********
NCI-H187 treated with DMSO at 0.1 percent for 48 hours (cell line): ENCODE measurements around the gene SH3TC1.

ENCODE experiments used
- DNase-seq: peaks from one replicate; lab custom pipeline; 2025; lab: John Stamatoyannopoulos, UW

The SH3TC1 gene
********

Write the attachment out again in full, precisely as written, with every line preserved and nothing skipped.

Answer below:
NCI-H187 treated with DMSO at 0.1 percent for 48 hours (cell line): ENCODE measurements around the gene SH3TC1.

ENCODE experiments used
- DNase-seq: peaks from one replicate; lab custom pipeline; 2025; lab: John Stamatoyannopoulos, UW

The SH3TC1 gene